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April 13, 2013
Stephen Hawking's Southern California lecture series continues Tuesday night at Caltech's Beckman Auditorium, where the renowned theoretical physicist will discuss the big bang, black holes and more in a lecture titled "The Origin of the Universe. " The event is free and open to the public, with 500 seats available on a first-come, first-served basis. Tickets will be handed out as early as 6:45 p.m. An overflow audience can watch the talk on a live video feed elsewhere on campus.
March 14, 2013 | Joseph Serna
In the seismic annals of California, Monday's magnitude 4.7 earthquake was little more than a footnote. It gave Southern California a small morning jolt but caused no damage and was largely shrugged off by noon. But in one important way, the quake was highly significant because it marked an advance in California's burgeoning earthquake early warning system. The quake struck in the desert town of Anza, about 35 miles south of Palm Springs, and hundreds of sensors embedded in the ground immediately sent an alert to seismologists at Caltech in Pasadena.
March 14, 2013 | By Joseph Serna, Los Angeles Times
For most people, March 14 is just another day. But for math fans and self-proclaimed nerds out there, the day - or, more specifically, the fact that it is 3/14 - is a day to celebrate one of the most important numbers in all of mathematics: pi. So what better way for pi fans to celebrate Pi Day than with … pie? A minute before 2 a.m. on Thursday, students at Caltech in Pasadena dug into 130 pies laid out for them outside student housing. There were 26 each of five different kinds of pie. Follow that?
March 5, 2013 | Tina Susman
The MIT students were stumped, or as stumped as a group of young adults with SAT scores dwarfing the average mortgage payment could be when faced with the question: Is it ever acceptable to dunk? Quiet settled over the roomful of round tables, where not a backward cap, gum-chomping jaw nor buzzing, bleeping or chirping cellphone was to be seen. A young woman's voice emerged from the back with the answer that etiquette expert Dawn Bryan was hoping to hear: "Basically, you don't dunk unless it's biscotti.
March 4, 2013 | By Stephen Ceasar, Los Angeles Times
In a move to expand the small but prestigious math and science school, Caltech is preparing to relocate a campus child-care center to make way for a new dorm. But neighbors in the tony Pasadena neighborhood are complaining that the new site is too close to their homes and would create a traffic nightmare. Such town-gown issues are common in Southern California, where schools and universities share valuable stretches of real estate with their residential neighbors. The institutions are in a constant arms race to both attract students and find ways to accommodate them - leading to frequent clashes with the communities that surround them.
February 19, 2013 | By Larry Gordon and Monte Morin, Los Angeles Times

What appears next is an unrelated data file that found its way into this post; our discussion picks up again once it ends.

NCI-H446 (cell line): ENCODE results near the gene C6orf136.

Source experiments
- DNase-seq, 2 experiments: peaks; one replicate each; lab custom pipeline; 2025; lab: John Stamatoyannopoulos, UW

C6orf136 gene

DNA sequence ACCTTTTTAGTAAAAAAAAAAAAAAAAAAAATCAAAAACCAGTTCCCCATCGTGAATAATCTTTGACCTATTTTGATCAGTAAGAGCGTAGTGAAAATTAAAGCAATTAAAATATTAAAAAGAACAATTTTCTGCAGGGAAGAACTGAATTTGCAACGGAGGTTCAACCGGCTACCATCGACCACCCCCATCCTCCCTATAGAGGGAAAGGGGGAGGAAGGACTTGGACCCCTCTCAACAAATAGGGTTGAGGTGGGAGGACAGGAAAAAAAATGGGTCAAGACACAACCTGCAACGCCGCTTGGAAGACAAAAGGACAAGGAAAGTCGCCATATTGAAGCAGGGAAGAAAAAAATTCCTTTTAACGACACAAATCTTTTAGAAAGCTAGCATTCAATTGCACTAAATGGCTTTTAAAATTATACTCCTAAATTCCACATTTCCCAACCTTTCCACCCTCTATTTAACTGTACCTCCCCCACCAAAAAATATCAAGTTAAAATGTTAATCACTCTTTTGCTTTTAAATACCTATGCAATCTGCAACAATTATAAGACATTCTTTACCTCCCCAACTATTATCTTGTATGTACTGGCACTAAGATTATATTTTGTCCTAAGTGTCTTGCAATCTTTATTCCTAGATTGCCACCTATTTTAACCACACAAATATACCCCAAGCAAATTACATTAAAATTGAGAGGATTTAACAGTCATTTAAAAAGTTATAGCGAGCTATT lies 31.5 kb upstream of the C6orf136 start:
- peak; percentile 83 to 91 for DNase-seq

The president of Caltech, Jean-Lou Chameau, announced Tuesday that he would step down from the leadership of the prestigious science- and math-oriented campus in Pasadena at the end of the current school year and become head of a new and well-endowed university in Saudi Arabia. Chameau, a French-born civil engineer, has been president of Caltech since 2006 and helped the school maintain its high international academic rankings and achieve greater financial stability during a recessionary period of retrenchment at many other colleges, education experts said.
February 2, 2013 | By Kelly Corrigan, Los Angeles Times
Among the 23 scientists and innovators President Obama honored during a White House ceremony Friday were La Cañada Flintridge residents Frances Arnold and Solomon Golomb. Arnold, a chemical engineer and biochemist at Caltech, won a National Medal of Technology and Innovation; Golomb, a mathematician and professor of electrical engineering at USC, received a National Medal of Science. Arnold, 56, was recognized for her pioneering research in biofuels and chemicals that could replace fuel known for generating pollution.
December 12, 2012 | By Andrea Chang
The Los Angeles technology scene isn't getting the respect it deserves, a situation that the city is looking to change, Mayor Antonio Villaraigosa said Wednesday. At an event in West L.A., Villaraigosa said that despite a boom in new start-ups, so-called Silicon Beach still suffers from perception issues and funding problems that have hindered it from reaching its potential as a major tech hub. “We're known as the entertainment capital in the world, but we're not known for Silicon Beach, and that needs to change,” he told a crowd of reporters and tech enthusiasts.
November 30, 2012 | By David L. Ulin, Los Angeles Times Book Critic
The Particle at the End of the Universe How the Hunt for the Higgs Boson Leads Us to the Edge of a New World Sean Carroll Dutton: 352 pp., $27.95 On July 4, 2012, at the CERN laboratory in Geneva - home to the massive particle accelerator known as the Large Hadron Collider, or LHC - two groups of physicists announced the discovery of a new elementary particle, the Higgs boson. Widely known as "the God particle," the Higgs is important, on the most basic level, for giving other subatomic particles mass.
November 10, 2012 | From a Times staff writer
Wallace L.W. Sargent, a Caltech astrophysicist known for his observations of black holes, quasars and other celestial objects at the farthest reaches of the universe, died Oct. 29 at the USC Norris Comprehensive Cancer Center in Los Angeles, according to a Caltech spokesman. He was 77 and had been battling prostate cancer. A professor emeritus of astronomy, Sargent arrived at Caltech from his native Britain in 1959 and spent three years as a research fellow. He returned to the university in 1966 as an assistant professor and became a full professor in 1971.
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